Sunday, August 9, 2009


"There was something eerie about the image of this lone man who, hav-ing no means to communicate his wishes apart from moving his eyes, stared unwaveringly at one spot in the dead of night. Although she felt his mind had lost much of its sharpness and grown dull, wasn't it possible that a completely different world now possessed the inside of the head of this man who had been so terribly disfigured - a world wholly different from the one in which she and others like her resided? It frightened her to think he might be wan-dering in such a place now."
Edogawa Rampo, "The Caterpillar

Buying many manga to read, but sending them back with seamail in the last week of course means it is going to take ages before I actually get to see those books again. Luckily though, I had brought back some manga in my own luggage.

I bought Arijigoku vs BaraBara Shoujo ("Antlion vs BaraBara Girl") when I attended a small signing event of Kago Shintarou to promote the release of this volume, as I needed something he could actually place a signature on. But Arijigoku vs BaraBara Shoujo is a pretty amazing book on it's own, even without Kago's signature on it. With signature? Even more amazing.

Kago Shintarou's work is full of erotic grotesque imagery like body mutilations, accompanied by a dose of comedy and satire. Arijigoku vs BaraBara Shoujo is an anthology of his typical comedy/horror stories (yes, that is a possible combination) and pretty much all of them are batshit-insane-awesome. At times as creepy as the works of Umezu or Itou, at times as unpredictable crazy as Boboboubo Boubobo. One of the more impressive stories, Rinne no Umi ("The Sea of Reincarnation") is somewhat similar to the classic shoujo manga Please Save My Earth. Only this one has loads of gruesome deaths. If Please Save My Earth was more like Rinne no Umi, I would have read more of it.
Kago Shintarou's clean artwork combined a strong sense of comedy work makes his work pretty accessible, if not weak to erotic grotesque imagery. I found the works of Maruo Suehiro, another manga artist in the erogurononsense field to be somewhat less accessible in general, because his works tend to focus even more on dreamy imagery, making his stories harder to follow. But then again, Kago's humor can be so nonsensical at times, it's just way over the top. Kago has also been producing short animations and live action shorts (he also has some up at his YouTube account). Having been shown two hours of these shorts at his signing event, I can say some of them are really entertaining, but the gap in quality between these shorts and his manga works are big.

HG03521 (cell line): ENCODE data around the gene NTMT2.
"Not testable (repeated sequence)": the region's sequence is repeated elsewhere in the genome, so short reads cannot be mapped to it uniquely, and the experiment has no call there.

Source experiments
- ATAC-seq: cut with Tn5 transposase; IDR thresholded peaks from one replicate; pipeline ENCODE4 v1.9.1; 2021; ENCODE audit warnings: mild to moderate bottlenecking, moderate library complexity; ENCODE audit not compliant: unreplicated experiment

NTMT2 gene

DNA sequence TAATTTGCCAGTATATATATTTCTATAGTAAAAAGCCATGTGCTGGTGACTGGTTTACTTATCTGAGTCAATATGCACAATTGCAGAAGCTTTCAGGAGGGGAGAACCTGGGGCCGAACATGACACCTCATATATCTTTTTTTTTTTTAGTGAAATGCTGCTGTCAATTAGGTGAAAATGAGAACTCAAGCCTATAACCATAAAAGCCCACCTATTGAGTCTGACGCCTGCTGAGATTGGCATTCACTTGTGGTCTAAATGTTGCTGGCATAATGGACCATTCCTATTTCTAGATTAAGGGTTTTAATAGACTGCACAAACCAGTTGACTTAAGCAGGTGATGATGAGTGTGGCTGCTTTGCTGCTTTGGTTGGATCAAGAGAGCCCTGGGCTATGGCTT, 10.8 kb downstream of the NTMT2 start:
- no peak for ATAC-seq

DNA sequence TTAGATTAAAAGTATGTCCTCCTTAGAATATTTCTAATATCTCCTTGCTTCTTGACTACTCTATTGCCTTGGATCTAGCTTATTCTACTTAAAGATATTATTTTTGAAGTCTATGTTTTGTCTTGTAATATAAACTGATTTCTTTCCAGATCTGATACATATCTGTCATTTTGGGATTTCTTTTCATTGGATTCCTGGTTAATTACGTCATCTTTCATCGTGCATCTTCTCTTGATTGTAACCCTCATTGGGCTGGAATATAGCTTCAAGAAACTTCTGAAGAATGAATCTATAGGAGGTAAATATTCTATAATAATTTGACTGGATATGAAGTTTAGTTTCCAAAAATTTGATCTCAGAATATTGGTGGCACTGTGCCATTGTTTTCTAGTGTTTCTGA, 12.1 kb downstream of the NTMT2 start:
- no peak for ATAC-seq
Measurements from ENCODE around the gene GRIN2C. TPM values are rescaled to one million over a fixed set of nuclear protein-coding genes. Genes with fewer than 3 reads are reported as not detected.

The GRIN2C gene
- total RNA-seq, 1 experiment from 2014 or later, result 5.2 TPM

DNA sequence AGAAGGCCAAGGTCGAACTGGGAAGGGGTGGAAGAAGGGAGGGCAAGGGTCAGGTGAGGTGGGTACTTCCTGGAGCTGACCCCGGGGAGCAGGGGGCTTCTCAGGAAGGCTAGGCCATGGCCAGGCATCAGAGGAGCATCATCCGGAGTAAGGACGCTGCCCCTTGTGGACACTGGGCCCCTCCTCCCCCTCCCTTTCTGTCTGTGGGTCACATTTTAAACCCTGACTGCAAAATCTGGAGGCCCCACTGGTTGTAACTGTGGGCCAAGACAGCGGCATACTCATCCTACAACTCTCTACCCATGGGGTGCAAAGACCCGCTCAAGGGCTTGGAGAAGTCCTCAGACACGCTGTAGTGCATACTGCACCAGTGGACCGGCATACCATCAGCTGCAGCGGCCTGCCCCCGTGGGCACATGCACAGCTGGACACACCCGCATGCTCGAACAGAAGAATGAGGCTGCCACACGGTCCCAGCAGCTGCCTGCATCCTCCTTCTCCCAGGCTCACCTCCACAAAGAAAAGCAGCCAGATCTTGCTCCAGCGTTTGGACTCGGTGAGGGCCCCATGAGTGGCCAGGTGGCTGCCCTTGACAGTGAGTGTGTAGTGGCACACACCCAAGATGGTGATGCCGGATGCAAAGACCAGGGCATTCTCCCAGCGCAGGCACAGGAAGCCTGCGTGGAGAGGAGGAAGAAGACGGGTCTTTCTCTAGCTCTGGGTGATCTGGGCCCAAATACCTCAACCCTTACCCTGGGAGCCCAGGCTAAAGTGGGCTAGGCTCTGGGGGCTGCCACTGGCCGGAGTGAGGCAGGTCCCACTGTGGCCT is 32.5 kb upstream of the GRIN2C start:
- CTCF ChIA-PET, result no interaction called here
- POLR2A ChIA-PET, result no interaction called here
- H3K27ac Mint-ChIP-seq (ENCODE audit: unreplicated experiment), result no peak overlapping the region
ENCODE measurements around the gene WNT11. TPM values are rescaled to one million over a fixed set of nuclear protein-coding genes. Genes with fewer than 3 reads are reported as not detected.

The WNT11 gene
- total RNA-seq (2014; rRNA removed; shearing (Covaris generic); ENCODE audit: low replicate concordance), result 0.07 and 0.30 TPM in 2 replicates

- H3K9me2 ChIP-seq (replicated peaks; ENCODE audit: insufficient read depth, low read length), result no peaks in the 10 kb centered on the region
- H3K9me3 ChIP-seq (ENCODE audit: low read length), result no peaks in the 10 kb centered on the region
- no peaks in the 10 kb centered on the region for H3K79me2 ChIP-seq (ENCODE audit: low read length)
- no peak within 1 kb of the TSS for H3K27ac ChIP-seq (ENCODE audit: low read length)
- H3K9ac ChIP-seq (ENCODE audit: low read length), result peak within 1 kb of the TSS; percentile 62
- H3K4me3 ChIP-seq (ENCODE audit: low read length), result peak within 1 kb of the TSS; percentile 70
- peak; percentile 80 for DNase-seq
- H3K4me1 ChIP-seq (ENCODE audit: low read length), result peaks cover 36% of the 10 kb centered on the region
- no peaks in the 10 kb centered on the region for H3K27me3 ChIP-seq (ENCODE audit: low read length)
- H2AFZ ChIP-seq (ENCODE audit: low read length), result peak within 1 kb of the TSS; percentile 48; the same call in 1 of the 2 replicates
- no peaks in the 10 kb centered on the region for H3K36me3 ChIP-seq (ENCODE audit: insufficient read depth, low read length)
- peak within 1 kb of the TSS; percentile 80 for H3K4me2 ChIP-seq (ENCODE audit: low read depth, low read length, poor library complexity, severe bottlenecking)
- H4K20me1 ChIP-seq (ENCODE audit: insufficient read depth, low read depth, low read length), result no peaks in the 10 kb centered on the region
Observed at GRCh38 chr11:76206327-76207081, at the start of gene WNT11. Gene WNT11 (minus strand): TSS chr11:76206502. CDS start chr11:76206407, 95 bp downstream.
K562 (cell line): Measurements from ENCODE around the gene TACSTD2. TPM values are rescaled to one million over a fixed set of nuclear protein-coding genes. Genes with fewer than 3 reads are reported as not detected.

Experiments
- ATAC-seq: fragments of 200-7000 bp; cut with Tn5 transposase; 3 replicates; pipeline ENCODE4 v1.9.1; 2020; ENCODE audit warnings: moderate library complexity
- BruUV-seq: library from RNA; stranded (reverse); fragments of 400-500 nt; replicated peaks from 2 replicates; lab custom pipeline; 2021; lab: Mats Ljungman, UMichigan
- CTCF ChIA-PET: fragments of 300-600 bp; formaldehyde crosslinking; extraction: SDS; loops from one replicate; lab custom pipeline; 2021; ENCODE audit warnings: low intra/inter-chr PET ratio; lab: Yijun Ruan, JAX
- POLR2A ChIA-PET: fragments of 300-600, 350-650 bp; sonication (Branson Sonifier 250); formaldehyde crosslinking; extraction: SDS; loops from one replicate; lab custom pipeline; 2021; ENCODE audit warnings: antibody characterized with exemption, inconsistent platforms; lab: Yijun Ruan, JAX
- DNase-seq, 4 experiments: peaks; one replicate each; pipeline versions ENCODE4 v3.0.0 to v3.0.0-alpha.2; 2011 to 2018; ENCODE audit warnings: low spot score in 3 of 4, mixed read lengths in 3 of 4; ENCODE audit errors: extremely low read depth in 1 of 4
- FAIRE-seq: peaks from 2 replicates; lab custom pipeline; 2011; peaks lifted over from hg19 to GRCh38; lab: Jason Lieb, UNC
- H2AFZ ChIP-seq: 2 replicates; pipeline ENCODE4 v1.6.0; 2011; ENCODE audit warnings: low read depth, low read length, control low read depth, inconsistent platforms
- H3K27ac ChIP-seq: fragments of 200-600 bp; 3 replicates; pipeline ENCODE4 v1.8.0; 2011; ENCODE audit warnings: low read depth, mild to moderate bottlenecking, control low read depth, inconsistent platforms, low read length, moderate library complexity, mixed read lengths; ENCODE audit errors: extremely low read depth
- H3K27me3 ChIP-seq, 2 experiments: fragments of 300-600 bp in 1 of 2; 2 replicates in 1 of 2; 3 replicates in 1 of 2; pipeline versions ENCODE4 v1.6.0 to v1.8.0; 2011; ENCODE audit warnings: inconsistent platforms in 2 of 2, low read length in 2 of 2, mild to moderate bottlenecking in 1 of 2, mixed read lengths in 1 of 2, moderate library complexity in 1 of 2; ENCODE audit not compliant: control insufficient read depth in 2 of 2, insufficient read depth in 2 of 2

Less accessible was F.C.R. by Hanakuma Yuusaku. Especially his artwork is very, very crude, which makes it hard to get into for most people. I got to know his work through Tokyo Zombie, which was plain crazy. The author said himself about Tokyo Zombie:

"I made sure to give fans what they wanted (or at least I tried). I crammed in zombies, trucks, pro wrestling, martial arts, factories, Mt. Fuji, pigs, intense battles, wealthy people, slaves, porno, gym teachers, a little dog, Calpis, tonkatsu, a prince, a professor and so on, to try and create a comic that was a sort of fin de siecle celebration of manliness."

Tokyo Zombie was either some kind of genius allegory for the Japanese mass consumption society or something created through the use of psychedelic drugs, but at any rate very entertaining. Apparently, there is even a live action movie starring Asano Tadanobu (and including a cameo by horror-mangaka Umezu Kazuo). F.C.R. is an anthology of short stories, which, while less entertaining in comparison, is just as weird as Tokyo Zombie. I won't even try to describe it. The book says: "The Men who bought and saved the free cockmen". That should say enough. Or not. Of course, having bought the book at Nakano's strange, strange store Taco Che, it had to be weird.

But I really, really want to read some less grotesque, more mainstream manga now. If there are bodily parts to be chopped of, let it be normal horror or functional dismemberment.

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